Saturday, October 10, 2009

Geology Study Resources

We are taking up earth science at our house this year, and we are exploring it with our small co-op (3 families, 11 children under age 11, 8 of which are school-aged) We have had a lot of fun so far investigating geology, so I thought I would share some of my resources.

I am using Be Your Own Rock & Mineral Expert by Michele Pinet as our spine. This thin hardcover works well to outline lessons, including activities. It is particularly good at describing techniques and making tools for rock hunting, and then for testing samples. You will need other sources for specific identification. Unfortunately this book is out-of-print and quite expensive; my copy is from our library. This is actually geared to high school kids but it is easy enough to adapt.

I have found several wonderful living science books, most of them written 20 or more years ago. Many of these, however, are still in print and some have even been updated! In fact, the only two on this page that are out of print are the books by Pinet and Selsam.

Some of these are strictly about rocks and minerals while some relate to the rock cycle or the earth's composition. I find it helps kids understand and distinguish igneous, sedimentary, and metamorphic rocks. One of our family's favorite authors is Milliscent Selsam, and A First Look At Rocks is no exception. The black and white pictures have obvious limitations, but the writing is just spectacular juvenile science. The book is a great introduction to the three types of rocks and the characteristics of each, so you can go out and start classifying your finds. Her books, unfortunately, are out of print but they are readily available on the used book market. Another favorite of ours are books from the Let's Read and Find Out series; two of them relate to our geology study.

As for actual pictorial identification, rock and mineral books are plentiful on library shelves. We happen to like the Basher Science books because they are so whimsical, the information is in bite-sized pieces, and my kids love to look at them, and the newest addition is Rocks and Minerals: A Gem of a Read.

We have subscriptions to Discovery Streaming, which has many related videos, though I liked the ones from United Streaming that I could link to for free from this neat site about the rock cycle called Rocks to Soil.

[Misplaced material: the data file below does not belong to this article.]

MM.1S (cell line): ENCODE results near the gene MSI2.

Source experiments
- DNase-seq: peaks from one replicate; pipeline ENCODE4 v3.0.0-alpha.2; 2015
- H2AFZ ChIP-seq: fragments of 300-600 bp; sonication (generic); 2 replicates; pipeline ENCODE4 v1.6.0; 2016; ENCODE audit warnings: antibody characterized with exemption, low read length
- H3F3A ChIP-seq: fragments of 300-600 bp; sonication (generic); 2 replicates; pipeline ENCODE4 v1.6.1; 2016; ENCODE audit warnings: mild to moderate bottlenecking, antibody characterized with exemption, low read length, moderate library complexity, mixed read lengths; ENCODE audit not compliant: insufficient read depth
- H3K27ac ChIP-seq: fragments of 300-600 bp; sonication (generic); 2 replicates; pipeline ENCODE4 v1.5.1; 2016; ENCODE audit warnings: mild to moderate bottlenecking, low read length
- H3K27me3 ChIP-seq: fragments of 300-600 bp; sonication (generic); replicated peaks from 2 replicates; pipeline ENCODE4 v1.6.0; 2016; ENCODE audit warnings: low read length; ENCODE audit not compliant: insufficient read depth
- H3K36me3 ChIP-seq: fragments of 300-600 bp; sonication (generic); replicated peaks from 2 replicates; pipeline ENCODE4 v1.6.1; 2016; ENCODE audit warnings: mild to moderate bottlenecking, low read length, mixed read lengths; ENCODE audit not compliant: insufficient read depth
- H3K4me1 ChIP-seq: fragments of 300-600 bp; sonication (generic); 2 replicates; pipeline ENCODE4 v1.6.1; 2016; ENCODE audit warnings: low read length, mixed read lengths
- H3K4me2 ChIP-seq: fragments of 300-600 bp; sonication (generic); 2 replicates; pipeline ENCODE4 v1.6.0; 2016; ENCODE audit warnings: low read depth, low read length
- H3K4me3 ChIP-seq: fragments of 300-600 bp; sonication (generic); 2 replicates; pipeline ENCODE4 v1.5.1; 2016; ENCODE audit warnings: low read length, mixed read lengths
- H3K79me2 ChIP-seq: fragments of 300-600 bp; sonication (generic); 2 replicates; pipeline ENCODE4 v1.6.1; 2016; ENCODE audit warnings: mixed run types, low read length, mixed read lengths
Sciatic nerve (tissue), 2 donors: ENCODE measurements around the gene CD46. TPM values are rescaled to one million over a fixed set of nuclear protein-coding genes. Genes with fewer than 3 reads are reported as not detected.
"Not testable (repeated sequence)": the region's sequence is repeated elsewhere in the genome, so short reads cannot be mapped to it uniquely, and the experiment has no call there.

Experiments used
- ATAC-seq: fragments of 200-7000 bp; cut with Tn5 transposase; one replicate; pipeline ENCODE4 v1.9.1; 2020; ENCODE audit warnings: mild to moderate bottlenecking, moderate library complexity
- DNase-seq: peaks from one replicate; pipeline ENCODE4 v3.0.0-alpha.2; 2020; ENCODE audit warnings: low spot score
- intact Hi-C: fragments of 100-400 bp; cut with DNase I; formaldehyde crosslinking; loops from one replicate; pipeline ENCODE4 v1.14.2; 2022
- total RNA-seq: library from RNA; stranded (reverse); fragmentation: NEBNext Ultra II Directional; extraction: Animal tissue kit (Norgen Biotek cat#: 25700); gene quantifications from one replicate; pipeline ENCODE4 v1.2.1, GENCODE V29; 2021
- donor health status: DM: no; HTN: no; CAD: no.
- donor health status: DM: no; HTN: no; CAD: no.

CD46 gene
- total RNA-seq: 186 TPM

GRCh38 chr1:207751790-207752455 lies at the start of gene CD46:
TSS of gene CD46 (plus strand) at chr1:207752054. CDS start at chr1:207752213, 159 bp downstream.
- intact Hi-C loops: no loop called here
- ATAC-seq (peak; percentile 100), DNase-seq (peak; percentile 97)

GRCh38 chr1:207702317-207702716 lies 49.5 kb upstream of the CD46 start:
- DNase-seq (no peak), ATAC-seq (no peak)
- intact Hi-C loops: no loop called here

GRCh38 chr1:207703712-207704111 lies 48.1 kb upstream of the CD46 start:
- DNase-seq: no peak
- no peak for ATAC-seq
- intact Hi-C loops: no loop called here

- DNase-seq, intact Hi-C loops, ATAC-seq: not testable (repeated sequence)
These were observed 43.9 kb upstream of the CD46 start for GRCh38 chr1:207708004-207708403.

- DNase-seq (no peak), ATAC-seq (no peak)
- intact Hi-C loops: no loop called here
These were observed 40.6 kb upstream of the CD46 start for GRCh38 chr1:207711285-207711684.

We also use Explore Learning, which has some great Gizmos. The Rock Classification Gizmo and the Rock Cycle Gizmo and the Mineral Identification Gizmo all fit right into our study. You can try them for 5 minutes at a time for free each time you visit the site, and Homeschool Buyer's Co-op is currently offering a group buy.

Our little class is about to move on to collecting and testing sample. I even bough a small amount of HCl from Home Science Tools for when we get to mineral identification. I hope the weather doesn't get too cold yet!


How could I forget these three wonderful books (thanks Jennifer!):


Jennifer Fink said...

We have some of those books! And if you've never seen the movie of How to Dig a Hole, see if you can get a hold of it. Our museum shows it in a loop, and it's one of the kids' favorite things. The Magic School Bus rock book is a great one too.

+JMJ+ said...

These look GREAT!

Can I share your post and link on the Mother of Divine Grace boards as the 9th graders study geology?

Going to my online library request page to plug these in, thanks!

Kris said...

You may certainly share these with the MODG boards. Some of these books are a bit young for 9th graders, but others will work. Mary Daly also has a middle school intro to Geology available at her web site Ye Hedge School

Cindy said...

Thanks for adding this to the CM Carnival, Kris! We've included several of these books in the rocks NaturExplorers unit, too. :o) (Great minds think alike! LOL!!)

Kris said...

Cindy, I am sure it will be another great NaturExplorer Unit!

{ jamie } said...

Thanks for these great book recommendations!